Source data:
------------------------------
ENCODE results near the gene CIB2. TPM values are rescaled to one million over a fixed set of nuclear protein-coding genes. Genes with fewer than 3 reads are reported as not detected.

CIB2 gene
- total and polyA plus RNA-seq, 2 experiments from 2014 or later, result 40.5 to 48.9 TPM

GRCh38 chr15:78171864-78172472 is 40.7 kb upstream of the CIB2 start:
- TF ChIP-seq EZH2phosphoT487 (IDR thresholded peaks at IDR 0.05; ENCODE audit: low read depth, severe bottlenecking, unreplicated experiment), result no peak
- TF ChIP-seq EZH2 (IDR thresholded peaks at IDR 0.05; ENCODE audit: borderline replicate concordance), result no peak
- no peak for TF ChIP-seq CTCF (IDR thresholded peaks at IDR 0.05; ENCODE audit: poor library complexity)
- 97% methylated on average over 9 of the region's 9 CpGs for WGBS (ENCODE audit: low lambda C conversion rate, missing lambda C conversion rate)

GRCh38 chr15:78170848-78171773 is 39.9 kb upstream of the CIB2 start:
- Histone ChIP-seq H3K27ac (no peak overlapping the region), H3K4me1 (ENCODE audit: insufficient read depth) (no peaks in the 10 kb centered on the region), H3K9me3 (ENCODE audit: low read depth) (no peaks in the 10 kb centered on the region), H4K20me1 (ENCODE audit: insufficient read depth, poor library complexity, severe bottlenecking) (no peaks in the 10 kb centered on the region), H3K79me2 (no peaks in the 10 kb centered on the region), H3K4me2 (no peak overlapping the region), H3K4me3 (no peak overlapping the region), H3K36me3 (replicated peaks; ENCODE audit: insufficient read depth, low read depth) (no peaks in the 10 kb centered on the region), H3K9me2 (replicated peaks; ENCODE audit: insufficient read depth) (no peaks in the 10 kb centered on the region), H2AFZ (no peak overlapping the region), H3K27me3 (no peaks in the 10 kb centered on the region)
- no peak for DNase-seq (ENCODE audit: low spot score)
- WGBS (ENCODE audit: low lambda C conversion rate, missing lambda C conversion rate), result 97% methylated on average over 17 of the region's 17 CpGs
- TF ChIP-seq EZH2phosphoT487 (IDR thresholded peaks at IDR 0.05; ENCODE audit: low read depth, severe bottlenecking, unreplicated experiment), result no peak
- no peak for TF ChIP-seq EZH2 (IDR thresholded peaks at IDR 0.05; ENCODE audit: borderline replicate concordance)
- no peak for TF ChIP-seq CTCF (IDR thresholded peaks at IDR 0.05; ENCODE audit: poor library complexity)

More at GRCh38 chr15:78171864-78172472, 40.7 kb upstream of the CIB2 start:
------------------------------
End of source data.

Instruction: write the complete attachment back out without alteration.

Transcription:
ENCODE results near the gene CIB2. TPM values are rescaled to one million over a fixed set of nuclear protein-coding genes. Genes with fewer than 3 reads are reported as not detected.

CIB2 gene
- total and polyA plus RNA-seq, 2 experiments from 2014 or later, result 40.5 to 48.9 TPM

GRCh38 chr15:78171864-78172472 is 40.7 kb upstream of the CIB2 start:
- TF ChIP-seq EZH2phosphoT487 (IDR thresholded peaks at IDR 0.05; ENCODE audit: low read depth, severe bottlenecking, unreplicated experiment), result no peak
- TF ChIP-seq EZH2 (IDR thresholded peaks at IDR 0.05; ENCODE audit: borderline replicate concordance), result no peak
- no peak for TF ChIP-seq CTCF (IDR thresholded peaks at IDR 0.05; ENCODE audit: poor library complexity)
- 97% methylated on average over 9 of the region's 9 CpGs for WGBS (ENCODE audit: low lambda C conversion rate, missing lambda C conversion rate)

GRCh38 chr15:78170848-78171773 is 39.9 kb upstream of the CIB2 start:
- Histone ChIP-seq H3K27ac (no peak overlapping the region), H3K4me1 (ENCODE audit: insufficient read depth) (no peaks in the 10 kb centered on the region), H3K9me3 (ENCODE audit: low read depth) (no peaks in the 10 kb centered on the region), H4K20me1 (ENCODE audit: insufficient read depth, poor library complexity, severe bottlenecking) (no peaks in the 10 kb centered on the region), H3K79me2 (no peaks in the 10 kb centered on the region), H3K4me2 (no peak overlapping the region), H3K4me3 (no peak overlapping the region), H3K36me3 (replicated peaks; ENCODE audit: insufficient read depth, low read depth) (no peaks in the 10 kb centered on the region), H3K9me2 (replicated peaks; ENCODE audit: insufficient read depth) (no peaks in the 10 kb centered on the region), H2AFZ (no peak overlapping the region), H3K27me3 (no peaks in the 10 kb centered on the region)
- no peak for DNase-seq (ENCODE audit: low spot score)
- WGBS (ENCODE audit: low lambda C conversion rate, missing lambda C conversion rate), result 97% methylated on average over 17 of the region's 17 CpGs
- TF ChIP-seq EZH2phosphoT487 (IDR thresholded peaks at IDR 0.05; ENCODE audit: low read depth, severe bottlenecking, unreplicated experiment), result no peak
- no peak for TF ChIP-seq EZH2 (IDR thresholded peaks at IDR 0.05; ENCODE audit: borderline replicate concordance)
- no peak for TF ChIP-seq CTCF (IDR thresholded peaks at IDR 0.05; ENCODE audit: poor library complexity)

More at GRCh38 chr15:78171864-78172472, 40.7 kb upstream of the CIB2 start: